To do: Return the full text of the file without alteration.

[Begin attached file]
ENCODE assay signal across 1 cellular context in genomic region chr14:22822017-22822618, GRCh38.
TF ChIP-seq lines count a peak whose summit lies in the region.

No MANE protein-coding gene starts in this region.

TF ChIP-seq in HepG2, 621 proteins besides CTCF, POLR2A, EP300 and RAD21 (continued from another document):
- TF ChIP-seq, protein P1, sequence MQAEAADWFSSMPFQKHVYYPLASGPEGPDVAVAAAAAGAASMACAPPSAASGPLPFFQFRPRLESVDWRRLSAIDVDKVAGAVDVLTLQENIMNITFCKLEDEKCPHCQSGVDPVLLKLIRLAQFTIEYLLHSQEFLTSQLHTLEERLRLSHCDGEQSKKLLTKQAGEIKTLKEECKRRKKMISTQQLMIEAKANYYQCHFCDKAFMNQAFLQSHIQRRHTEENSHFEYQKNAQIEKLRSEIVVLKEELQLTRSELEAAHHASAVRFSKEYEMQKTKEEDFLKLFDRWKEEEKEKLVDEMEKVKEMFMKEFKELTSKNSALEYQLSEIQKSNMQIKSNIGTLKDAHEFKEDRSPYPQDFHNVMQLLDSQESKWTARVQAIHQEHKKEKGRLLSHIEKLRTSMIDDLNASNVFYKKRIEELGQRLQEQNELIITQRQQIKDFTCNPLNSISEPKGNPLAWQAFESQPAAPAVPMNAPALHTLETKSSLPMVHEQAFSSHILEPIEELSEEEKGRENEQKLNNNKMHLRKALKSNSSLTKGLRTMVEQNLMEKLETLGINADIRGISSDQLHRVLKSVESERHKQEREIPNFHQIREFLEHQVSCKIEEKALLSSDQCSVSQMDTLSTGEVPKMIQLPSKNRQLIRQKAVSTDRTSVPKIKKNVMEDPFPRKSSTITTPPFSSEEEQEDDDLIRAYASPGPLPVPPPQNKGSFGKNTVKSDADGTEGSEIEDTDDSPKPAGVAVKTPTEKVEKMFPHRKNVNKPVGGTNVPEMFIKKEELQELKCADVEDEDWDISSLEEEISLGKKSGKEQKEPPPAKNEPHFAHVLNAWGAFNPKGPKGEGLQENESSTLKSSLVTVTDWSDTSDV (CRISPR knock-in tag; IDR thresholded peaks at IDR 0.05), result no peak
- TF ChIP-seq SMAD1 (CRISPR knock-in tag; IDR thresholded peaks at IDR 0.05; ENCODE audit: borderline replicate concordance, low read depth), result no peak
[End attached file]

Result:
ENCODE assay signal across 1 cellular context in genomic region chr14:22822017-22822618, GRCh38.
TF ChIP-seq lines count a peak whose summit lies in the region.

No MANE protein-coding gene starts in this region.

TF ChIP-seq in HepG2, 621 proteins besides CTCF, POLR2A, EP300 and RAD21 (continued from another document):
- TF ChIP-seq, protein P1, sequence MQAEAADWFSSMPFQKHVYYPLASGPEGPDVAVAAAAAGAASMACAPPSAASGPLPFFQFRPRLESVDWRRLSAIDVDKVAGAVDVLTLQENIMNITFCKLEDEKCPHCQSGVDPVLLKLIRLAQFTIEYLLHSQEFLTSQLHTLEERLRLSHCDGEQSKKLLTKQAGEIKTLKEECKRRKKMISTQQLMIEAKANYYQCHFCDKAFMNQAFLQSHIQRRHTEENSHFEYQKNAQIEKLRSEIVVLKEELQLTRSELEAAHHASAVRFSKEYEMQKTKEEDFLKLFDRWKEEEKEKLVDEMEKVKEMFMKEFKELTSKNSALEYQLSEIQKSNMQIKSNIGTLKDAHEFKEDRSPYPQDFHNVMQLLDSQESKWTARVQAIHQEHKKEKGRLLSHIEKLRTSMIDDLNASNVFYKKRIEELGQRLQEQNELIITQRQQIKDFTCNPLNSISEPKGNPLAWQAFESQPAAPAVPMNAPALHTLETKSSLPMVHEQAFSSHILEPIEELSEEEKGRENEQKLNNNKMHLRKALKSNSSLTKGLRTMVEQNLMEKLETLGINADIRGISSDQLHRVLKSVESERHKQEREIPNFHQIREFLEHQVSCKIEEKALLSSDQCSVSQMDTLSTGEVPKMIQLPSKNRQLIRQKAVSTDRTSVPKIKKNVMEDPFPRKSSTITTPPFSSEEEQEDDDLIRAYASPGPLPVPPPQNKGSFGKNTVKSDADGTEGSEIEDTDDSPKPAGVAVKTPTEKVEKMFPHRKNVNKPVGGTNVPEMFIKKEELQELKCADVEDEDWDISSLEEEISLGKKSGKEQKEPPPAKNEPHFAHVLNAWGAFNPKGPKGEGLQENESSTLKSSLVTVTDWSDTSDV (CRISPR knock-in tag; IDR thresholded peaks at IDR 0.05), result no peak
- TF ChIP-seq SMAD1 (CRISPR knock-in tag; IDR thresholded peaks at IDR 0.05; ENCODE audit: borderline replicate concordance, low read depth), result no peak